It is hard to miss the prominent information kiosk located on the upper level of Wellington’s airport terminal. It may seem innocuous to any patron familiar with the airport and its protocols, but for Norma Hudson and Susan Adams it is an important facility and one they take seriously - and enjoy immensely. The pair are one of about 50 volunteers involved in Wellington Airport’s ambassador programme, which has been running for three years. The primary role of ambassadors, who are stationed at information desks around the terminal, is to give passengers advice and assistance. Working in four-hour shifts for a number of days each week, they are onsite from 9am to 5pm weekdays and 12.30 to 5pm on Sundays. Norma, of Lower Hutt, and Susan, of Miramar, who are both in their early 70s, have volunteered for much of their adult life. “I’ve done over 40 years of volunteer work,” Susan says. “I’ve been on a lot of committees, and I’ve been the president of the Council of Jewish Women in New Zealand.” She chose the airport due to its proximity as well as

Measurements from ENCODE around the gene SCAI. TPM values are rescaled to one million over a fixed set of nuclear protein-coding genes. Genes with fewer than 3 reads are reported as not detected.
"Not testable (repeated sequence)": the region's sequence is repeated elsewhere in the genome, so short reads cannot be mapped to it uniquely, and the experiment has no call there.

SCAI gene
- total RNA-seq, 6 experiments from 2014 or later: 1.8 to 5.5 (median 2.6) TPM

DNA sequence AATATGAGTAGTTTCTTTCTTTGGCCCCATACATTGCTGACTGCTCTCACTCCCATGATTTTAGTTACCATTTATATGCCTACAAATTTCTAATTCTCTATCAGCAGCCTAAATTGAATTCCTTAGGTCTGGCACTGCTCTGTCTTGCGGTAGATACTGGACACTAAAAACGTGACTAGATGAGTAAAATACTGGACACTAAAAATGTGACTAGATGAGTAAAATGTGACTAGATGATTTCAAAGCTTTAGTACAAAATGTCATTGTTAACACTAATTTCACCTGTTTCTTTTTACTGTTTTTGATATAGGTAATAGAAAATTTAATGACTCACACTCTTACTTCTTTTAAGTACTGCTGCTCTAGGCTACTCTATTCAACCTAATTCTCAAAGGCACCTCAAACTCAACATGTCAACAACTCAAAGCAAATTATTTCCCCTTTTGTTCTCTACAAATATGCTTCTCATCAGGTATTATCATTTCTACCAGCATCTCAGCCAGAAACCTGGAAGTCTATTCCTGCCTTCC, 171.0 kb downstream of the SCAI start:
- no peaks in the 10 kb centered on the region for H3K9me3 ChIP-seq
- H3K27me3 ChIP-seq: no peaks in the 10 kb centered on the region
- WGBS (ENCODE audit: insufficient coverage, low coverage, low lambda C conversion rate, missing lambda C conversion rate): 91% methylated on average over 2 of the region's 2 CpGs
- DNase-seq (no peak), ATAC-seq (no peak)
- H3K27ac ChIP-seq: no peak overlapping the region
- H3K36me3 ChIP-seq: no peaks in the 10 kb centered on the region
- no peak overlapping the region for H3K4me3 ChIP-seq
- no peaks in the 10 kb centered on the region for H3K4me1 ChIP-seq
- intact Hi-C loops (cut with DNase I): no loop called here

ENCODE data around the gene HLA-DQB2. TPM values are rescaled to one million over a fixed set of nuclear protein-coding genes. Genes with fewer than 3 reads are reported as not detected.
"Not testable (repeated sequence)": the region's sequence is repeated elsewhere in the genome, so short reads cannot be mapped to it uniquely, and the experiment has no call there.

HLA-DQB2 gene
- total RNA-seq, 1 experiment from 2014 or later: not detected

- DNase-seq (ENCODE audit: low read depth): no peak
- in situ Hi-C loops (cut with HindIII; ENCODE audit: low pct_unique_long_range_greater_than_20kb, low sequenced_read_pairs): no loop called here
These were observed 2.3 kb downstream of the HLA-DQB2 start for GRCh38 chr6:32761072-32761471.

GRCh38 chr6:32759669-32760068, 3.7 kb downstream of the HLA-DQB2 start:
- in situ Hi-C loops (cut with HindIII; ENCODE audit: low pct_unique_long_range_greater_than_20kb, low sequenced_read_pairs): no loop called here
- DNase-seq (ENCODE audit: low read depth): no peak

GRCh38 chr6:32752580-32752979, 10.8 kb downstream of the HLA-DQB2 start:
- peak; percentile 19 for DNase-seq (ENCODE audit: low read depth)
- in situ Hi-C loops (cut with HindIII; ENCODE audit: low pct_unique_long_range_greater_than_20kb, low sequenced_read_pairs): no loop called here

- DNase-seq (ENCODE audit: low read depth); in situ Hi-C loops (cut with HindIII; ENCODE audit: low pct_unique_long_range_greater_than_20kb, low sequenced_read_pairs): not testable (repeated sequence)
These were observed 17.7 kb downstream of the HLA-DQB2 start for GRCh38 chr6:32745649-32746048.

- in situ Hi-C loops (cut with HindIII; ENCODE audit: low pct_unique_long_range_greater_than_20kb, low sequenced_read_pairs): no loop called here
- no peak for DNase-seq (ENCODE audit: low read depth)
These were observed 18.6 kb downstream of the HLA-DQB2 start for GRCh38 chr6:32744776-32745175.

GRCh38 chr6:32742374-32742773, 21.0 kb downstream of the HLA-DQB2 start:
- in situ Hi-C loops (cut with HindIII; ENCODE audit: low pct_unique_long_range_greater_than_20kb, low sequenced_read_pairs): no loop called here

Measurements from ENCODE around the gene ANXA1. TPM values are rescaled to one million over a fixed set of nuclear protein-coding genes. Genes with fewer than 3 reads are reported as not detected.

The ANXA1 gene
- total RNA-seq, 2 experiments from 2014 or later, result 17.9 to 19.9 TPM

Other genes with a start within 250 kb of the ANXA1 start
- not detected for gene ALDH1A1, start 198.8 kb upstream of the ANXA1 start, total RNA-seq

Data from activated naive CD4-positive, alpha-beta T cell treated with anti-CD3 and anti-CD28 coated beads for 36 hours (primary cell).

the fact her husband also volunteers there. Norma’s volunteer roles in addition to this one have included being a community patrol member, and chaired the Hutt Safe City Group. The ladies joined forces after meeting for the first time in another voluntary role at Wellington Zoo. “I’d recently retired and Susan told me it would be a good way of getting out and meeting people. It’s wonderful being able to help people which is something I have always done, having been here for two and a half years. For Susan the most satisfying part of the job is putting people at ease, whether they be crying children or new arrivals apprehensive about entering a foreign land. “Sometimes I meet some people from India who don’t speak English. It can take a while until somebody they know meets them. I can stay and help them until they arrive. They always thank me for my help.” “For a lot of people who don’t speak English you can help just by pointing to things,” Norma says. “I love to tell people what they should do while visiting,” she adds. They also get a buzz when they sometimes encounter the same airport folk at the zoo, where they volunteer on Sundays. For Norma, the trust of
Volunteers Norma Hudson and Susan Adams at their information kiosk at Wellington Airport. PHOTO: Jamie Adams